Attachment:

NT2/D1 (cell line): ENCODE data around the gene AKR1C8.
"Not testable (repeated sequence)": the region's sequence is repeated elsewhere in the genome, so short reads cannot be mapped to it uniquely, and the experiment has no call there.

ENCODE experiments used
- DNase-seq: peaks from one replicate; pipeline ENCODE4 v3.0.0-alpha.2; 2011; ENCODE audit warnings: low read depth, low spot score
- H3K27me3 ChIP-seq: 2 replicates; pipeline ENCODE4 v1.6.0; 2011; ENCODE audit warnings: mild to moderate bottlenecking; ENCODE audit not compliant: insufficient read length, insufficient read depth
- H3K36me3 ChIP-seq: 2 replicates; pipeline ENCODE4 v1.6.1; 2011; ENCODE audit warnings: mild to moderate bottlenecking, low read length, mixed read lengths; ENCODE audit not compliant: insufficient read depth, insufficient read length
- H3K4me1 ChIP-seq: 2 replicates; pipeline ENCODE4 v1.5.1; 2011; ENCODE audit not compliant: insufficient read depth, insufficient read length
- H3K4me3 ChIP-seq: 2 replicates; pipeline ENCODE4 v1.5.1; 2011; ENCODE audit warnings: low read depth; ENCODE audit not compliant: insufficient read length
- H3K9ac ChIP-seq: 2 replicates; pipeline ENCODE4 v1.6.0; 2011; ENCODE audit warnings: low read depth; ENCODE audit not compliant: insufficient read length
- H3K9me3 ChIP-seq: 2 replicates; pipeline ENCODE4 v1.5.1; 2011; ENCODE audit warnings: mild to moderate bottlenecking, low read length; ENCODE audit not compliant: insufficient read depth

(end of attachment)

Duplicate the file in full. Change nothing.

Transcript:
NT2/D1 (cell line): ENCODE data around the gene AKR1C8.
"Not testable (repeated sequence)": the region's sequence is repeated elsewhere in the genome, so short reads cannot be mapped to it uniquely, and the experiment has no call there.

ENCODE experiments used
- DNase-seq: peaks from one replicate; pipeline ENCODE4 v3.0.0-alpha.2; 2011; ENCODE audit warnings: low read depth, low spot score
- H3K27me3 ChIP-seq: 2 replicates; pipeline ENCODE4 v1.6.0; 2011; ENCODE audit warnings: mild to moderate bottlenecking; ENCODE audit not compliant: insufficient read length, insufficient read depth
- H3K36me3 ChIP-seq: 2 replicates; pipeline ENCODE4 v1.6.1; 2011; ENCODE audit warnings: mild to moderate bottlenecking, low read length, mixed read lengths; ENCODE audit not compliant: insufficient read depth, insufficient read length
- H3K4me1 ChIP-seq: 2 replicates; pipeline ENCODE4 v1.5.1; 2011; ENCODE audit not compliant: insufficient read depth, insufficient read length
- H3K4me3 ChIP-seq: 2 replicates; pipeline ENCODE4 v1.5.1; 2011; ENCODE audit warnings: low read depth; ENCODE audit not compliant: insufficient read length
- H3K9ac ChIP-seq: 2 replicates; pipeline ENCODE4 v1.6.0; 2011; ENCODE audit warnings: low read depth; ENCODE audit not compliant: insufficient read length
- H3K9me3 ChIP-seq: 2 replicates; pipeline ENCODE4 v1.5.1; 2011; ENCODE audit warnings: mild to moderate bottlenecking, low read length; ENCODE audit not compliant: insufficient read depth